Second Chances band seeks permanent rehearsal space
Band also needs space to store 4 timpani, 2 drum sets, xylophones and more
A program that allows people with little or no musical training to learn to play instruments together is looking for a permanent home.
The Second Chances Community Band is a non-profit group open to anyone who wants to make music.
As the band gears up for its next season, it is on the hunt for a permanent rehearsal space. Right now it's operating in a space on Herring Cove Road owned by music store Long & McQuade.
"They're willing to let us stay for the time being, and that may turn into something indefinite, but it may not," said Chris Ward, the executive director of the band.
Ward said the band is grateful for the space but the non-profit cannot afford to pay its landlord the same rate as a commercial tenant.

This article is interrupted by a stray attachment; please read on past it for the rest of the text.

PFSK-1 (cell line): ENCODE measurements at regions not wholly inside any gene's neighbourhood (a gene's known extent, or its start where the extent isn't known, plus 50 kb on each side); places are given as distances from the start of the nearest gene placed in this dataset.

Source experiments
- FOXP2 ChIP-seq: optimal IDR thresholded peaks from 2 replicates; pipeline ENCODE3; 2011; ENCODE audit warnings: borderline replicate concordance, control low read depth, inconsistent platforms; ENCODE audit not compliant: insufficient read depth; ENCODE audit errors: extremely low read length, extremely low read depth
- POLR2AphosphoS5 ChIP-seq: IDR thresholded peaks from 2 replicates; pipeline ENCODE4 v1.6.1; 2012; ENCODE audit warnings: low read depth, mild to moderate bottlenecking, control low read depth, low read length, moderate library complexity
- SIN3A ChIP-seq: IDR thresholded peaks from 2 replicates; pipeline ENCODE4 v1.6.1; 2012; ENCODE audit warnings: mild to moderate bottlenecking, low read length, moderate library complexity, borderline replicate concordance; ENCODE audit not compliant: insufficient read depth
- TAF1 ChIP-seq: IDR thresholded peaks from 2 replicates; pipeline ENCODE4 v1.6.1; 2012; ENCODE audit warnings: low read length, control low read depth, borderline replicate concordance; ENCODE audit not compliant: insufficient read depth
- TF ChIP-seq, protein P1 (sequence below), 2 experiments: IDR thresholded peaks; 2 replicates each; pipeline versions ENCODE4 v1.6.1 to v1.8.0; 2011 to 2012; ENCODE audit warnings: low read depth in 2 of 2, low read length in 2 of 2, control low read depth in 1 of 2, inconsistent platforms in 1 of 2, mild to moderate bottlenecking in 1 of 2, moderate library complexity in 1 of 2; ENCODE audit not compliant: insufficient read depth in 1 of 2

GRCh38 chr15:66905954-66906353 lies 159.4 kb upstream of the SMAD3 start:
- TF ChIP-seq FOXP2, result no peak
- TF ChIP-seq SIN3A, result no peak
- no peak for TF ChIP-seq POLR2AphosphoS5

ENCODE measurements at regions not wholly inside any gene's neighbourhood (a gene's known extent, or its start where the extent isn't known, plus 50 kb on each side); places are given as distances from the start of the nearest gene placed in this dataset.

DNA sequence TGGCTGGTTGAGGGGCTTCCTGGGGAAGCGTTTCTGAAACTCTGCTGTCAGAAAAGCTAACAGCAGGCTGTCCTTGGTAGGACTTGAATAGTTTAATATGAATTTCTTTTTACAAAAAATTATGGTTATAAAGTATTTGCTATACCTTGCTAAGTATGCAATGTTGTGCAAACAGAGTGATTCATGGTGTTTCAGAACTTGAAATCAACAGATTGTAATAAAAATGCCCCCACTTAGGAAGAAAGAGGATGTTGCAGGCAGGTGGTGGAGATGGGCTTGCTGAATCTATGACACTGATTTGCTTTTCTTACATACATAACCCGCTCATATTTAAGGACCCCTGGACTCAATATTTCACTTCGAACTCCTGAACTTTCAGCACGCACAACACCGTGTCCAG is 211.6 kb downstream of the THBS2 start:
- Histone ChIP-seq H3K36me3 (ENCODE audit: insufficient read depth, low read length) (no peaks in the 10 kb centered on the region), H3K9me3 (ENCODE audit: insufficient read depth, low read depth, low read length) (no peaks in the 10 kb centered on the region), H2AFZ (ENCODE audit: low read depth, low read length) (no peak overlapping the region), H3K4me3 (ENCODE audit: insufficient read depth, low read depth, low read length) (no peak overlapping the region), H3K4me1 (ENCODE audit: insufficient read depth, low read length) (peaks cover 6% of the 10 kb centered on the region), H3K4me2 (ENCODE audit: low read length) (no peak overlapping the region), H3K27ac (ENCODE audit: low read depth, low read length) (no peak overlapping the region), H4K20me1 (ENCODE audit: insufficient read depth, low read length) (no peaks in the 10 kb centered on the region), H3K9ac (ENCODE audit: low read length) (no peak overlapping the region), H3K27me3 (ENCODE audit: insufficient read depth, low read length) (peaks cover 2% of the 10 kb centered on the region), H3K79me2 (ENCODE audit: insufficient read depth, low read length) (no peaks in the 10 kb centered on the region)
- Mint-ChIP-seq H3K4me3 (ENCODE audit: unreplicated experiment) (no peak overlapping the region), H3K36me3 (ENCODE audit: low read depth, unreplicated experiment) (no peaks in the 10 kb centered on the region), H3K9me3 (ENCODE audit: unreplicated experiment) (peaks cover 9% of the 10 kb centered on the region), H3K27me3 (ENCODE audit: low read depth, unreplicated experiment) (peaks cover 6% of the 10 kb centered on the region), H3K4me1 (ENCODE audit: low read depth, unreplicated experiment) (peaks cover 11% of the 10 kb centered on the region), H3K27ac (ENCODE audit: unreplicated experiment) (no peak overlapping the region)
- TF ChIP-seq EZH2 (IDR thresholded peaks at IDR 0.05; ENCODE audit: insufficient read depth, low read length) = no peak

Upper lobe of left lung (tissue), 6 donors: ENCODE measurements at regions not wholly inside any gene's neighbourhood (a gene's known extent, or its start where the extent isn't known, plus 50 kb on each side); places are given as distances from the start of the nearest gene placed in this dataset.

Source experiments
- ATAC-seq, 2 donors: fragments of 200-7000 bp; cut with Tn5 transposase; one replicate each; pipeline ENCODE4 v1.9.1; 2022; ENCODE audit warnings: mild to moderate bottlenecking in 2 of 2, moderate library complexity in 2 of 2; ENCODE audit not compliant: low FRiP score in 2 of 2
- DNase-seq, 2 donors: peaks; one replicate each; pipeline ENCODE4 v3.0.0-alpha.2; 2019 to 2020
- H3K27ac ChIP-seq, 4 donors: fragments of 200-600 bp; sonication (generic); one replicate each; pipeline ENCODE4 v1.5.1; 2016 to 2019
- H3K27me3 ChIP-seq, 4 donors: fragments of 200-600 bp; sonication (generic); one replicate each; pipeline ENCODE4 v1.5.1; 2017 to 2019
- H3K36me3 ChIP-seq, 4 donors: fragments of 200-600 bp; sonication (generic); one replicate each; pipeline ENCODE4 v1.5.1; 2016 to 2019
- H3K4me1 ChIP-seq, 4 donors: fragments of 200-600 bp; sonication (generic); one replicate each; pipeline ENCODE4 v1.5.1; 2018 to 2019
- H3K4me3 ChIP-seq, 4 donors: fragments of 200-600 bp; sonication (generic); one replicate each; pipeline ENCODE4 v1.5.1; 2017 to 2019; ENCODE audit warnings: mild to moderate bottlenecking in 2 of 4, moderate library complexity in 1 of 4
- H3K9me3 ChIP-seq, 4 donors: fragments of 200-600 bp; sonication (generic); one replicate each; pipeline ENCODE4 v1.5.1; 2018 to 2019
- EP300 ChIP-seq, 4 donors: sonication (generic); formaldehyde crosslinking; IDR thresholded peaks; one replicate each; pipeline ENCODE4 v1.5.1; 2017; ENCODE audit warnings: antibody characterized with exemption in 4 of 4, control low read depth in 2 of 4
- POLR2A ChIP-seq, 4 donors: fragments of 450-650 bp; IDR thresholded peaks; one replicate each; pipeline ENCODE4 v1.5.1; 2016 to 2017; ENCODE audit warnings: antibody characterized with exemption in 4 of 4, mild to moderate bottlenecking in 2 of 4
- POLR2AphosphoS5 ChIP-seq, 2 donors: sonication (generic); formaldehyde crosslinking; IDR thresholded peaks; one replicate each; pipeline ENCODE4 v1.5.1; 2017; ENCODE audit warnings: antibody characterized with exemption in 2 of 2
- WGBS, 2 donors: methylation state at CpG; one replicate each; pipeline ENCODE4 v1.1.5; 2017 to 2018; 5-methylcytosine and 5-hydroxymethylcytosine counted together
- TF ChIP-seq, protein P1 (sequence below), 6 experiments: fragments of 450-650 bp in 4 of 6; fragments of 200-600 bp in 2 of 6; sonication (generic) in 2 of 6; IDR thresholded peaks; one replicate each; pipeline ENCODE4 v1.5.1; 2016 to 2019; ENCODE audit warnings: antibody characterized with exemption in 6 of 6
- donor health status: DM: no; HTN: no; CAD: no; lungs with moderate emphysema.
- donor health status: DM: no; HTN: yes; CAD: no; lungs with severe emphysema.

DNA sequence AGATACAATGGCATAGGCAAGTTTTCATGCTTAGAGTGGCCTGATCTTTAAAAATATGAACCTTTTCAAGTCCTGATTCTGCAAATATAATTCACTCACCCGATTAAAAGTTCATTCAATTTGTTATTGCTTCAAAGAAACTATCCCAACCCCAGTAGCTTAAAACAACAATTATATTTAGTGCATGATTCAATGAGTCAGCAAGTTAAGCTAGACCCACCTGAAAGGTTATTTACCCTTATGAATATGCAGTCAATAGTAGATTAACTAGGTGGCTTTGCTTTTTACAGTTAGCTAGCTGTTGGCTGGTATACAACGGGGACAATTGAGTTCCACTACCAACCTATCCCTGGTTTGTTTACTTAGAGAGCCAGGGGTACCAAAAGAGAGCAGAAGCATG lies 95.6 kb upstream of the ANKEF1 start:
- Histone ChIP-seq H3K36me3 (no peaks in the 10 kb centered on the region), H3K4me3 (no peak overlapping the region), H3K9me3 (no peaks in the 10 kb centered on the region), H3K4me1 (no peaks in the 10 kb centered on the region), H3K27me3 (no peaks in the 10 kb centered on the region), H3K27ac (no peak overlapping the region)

On the move
Last fall, the program was being held in a Spryfield church, but some members had respiratory problems in the space. Ward said although the church investigated it wasn't able to figure out why.
"So we said well, we're going to try to accommodate our membership, so we made a decision to move," he said.
The program has almost a hundred people. It also has to find a place that can store xylophones, four timpani, two drum sets, and other large percussion instruments.
President Tony Sweet said the band is a great experience. He plays the clarinet and tenor saxophone.
"It does give you a sense of cohesion and a sense of community as well," he said.
Sweet came to the band without any musical training, but learned to play with the help of friends.
"We have a few laughs as we go along and support each other," he said.
Ward said the ideal space would be a large, well-lit room, with enough space to arrange 100 players, and secure storage for the percussion instruments.